Home Health Universal flu vaccine may be available within two years, says scientist | Vaccines and immunisation

Universal flu vaccine may be available within two years, says scientist | Vaccines and immunisation

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A universal flu vaccine that protects against all strains of the virus could be available within the next two years, according to leading scientists.

An experimental vaccine based on the same mRNA technology used in the hugely successful Covid jab was found to protect mice and ferrets from severe flu, paving the way for clinical trials in humans .

Professor John Oxford, a neurologist at Queen Mary University in London, who was not involved in the study, said a vaccine developed at the University of Pennsylvania could be ready for use next winter. Stated.

“I can’t stress enough what a breakthrough this paper is,” Oxford told the BBC’s Radio 4 Today programme. “I think the potential is huge and we are underestimating these big respiratory viruses.”

Researchers have been working on a universal flu vaccine for more than a decade, but the latest breakthrough is Published in Scienceis seen as a big step towards a jab that could help protect humans from a devastating flu pandemic.

Seasonal influenza vaccines, which protect against up to four strains of the virus, are updated annually to match circulating influenza viruses. The new vaccine is designed to prime the immune system against all 20 subtypes of influenza A and B, potentially arming the body to deal with any influenza virus that emerges.

The last time the world experienced the 2009 influenza pandemic was when a virus that spread from pigs to humans spread across the globe. The outbreak was far less deadly than health officials had feared, but the 1918 influenza pandemic showed that a dangerous new strain could kill tens of millions of people. I was.

Dr. Scott Hensley, a researcher on the Pennsylvania team, said that by giving people a “baseline” level of immunity to all strains of the flu, they could reduce illness and mortality when the next flu pandemic hits. Experiments in mice and ferrets found that mRNA flu vaccines elicited high levels of antibodies, and that these antibodies provided stable protection against the virus for months.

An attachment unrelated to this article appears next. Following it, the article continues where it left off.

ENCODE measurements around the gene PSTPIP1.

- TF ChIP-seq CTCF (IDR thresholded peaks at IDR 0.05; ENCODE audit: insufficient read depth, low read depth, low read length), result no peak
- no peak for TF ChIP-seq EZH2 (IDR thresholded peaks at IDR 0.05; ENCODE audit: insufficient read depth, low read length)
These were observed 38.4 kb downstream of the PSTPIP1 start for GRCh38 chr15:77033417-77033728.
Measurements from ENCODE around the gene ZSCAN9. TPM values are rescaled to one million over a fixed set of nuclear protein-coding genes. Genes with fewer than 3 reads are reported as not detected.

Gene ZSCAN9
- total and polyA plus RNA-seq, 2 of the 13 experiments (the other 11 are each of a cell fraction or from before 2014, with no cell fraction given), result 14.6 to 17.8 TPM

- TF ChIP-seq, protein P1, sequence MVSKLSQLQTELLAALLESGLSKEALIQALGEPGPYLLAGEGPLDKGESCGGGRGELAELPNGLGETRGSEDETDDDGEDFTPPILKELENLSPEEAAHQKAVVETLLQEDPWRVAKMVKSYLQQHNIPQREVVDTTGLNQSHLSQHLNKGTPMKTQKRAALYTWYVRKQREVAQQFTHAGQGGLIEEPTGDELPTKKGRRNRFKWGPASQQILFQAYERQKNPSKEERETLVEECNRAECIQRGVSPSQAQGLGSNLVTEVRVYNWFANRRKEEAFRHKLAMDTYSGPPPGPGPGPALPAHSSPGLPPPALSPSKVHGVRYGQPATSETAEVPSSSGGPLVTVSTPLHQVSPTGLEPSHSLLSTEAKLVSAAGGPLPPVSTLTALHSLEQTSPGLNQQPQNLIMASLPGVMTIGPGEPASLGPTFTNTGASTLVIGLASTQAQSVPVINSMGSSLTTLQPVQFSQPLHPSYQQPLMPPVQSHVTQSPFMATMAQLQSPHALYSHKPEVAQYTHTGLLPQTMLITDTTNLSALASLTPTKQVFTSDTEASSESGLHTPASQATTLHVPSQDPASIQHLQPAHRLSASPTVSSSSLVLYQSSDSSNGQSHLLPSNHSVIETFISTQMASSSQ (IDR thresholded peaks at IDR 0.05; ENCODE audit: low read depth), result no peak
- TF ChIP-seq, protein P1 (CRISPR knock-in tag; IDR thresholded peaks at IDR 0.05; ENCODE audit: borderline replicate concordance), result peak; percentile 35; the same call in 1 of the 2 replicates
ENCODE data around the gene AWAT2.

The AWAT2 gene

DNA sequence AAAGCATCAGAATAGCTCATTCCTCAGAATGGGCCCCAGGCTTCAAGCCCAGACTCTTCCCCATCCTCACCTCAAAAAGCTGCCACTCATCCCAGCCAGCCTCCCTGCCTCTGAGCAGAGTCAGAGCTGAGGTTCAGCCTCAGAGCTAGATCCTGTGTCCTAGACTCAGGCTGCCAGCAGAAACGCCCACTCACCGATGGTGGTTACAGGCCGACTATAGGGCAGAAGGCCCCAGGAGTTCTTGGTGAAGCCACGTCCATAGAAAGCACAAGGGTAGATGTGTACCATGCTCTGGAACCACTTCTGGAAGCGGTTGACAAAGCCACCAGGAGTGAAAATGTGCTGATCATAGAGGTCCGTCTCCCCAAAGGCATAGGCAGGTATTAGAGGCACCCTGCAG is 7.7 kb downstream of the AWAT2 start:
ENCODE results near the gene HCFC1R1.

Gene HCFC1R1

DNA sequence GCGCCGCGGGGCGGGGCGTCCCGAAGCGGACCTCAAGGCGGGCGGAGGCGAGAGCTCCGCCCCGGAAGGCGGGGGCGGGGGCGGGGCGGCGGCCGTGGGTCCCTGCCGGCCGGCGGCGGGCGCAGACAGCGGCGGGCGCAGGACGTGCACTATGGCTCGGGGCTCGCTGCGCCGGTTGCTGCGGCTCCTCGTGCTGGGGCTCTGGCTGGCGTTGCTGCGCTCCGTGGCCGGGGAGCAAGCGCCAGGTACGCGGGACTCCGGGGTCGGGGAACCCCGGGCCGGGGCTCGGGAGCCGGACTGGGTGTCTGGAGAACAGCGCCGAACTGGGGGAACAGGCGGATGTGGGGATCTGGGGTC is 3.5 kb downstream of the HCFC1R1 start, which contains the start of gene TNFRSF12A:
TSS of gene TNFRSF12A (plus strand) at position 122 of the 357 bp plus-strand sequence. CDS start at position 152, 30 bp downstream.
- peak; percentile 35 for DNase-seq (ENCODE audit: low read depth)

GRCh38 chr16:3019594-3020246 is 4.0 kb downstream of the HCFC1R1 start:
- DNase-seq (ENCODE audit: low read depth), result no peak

Results from animal studies are promising, but clinical trials are needed to see if the vaccine protects humans in the same way without causing problematic side effects. has cast doubt on regulators about whether they’ll actually approve a shot that could protect against a virus that hasn’t yet emerged.

“This vaccine has so far only been tested on animals, and it is important to investigate its safety and efficacy in humans,” said Dr Andrew Friedman, leader of infectious diseases at Cardiff University. It seems a very promising approach to the goal of producing a vaccine that is both effective against influenza and protects against multiple members of other viral families, including rhinoviruses and coronaviruses.”

Adolfo Garcia Sastre, Director of the Institute for Global health and Emerging Pathogens at Mount Sinai Hospital in New York, said current flu vaccines do not protect against influenza viruses with pandemic potential.

“The study is preclinical and an experimental model,” he added. “They are very promising, suggesting a protective capacity against all subtypes of the influenza virus, but we cannot be sure until clinical trials in volunteers.”

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